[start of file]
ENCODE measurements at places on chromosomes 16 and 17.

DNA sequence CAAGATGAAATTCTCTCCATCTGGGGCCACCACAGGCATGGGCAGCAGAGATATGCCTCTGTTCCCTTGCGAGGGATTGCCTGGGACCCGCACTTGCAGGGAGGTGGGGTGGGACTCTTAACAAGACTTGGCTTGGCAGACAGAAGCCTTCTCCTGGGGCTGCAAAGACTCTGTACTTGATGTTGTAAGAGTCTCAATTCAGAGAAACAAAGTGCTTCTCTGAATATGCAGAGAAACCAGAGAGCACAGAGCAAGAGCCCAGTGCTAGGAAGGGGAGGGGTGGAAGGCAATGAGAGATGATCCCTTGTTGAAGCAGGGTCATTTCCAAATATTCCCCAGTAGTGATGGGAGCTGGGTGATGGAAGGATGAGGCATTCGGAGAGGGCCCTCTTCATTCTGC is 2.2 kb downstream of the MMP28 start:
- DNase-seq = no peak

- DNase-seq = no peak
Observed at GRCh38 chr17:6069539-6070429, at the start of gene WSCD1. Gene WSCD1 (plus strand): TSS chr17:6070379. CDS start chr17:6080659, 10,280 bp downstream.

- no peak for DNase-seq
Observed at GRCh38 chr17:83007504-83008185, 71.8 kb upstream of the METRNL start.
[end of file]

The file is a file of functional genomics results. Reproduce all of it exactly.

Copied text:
ENCODE measurements at places on chromosomes 16 and 17.

DNA sequence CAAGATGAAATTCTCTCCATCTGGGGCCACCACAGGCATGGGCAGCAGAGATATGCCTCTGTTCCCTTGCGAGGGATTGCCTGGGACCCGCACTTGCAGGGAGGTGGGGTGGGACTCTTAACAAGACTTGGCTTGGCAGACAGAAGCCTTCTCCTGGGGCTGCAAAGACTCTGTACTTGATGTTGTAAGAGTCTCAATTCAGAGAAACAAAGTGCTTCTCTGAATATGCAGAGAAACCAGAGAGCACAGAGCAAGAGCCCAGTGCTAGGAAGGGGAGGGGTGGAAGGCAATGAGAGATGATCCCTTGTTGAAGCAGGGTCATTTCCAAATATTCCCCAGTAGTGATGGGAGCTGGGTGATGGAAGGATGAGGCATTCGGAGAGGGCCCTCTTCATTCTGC is 2.2 kb downstream of the MMP28 start:
- DNase-seq = no peak

- DNase-seq = no peak
Observed at GRCh38 chr17:6069539-6070429, at the start of gene WSCD1. Gene WSCD1 (plus strand): TSS chr17:6070379. CDS start chr17:6080659, 10,280 bp downstream.

- no peak for DNase-seq
Observed at GRCh38 chr17:83007504-83008185, 71.8 kb upstream of the METRNL start.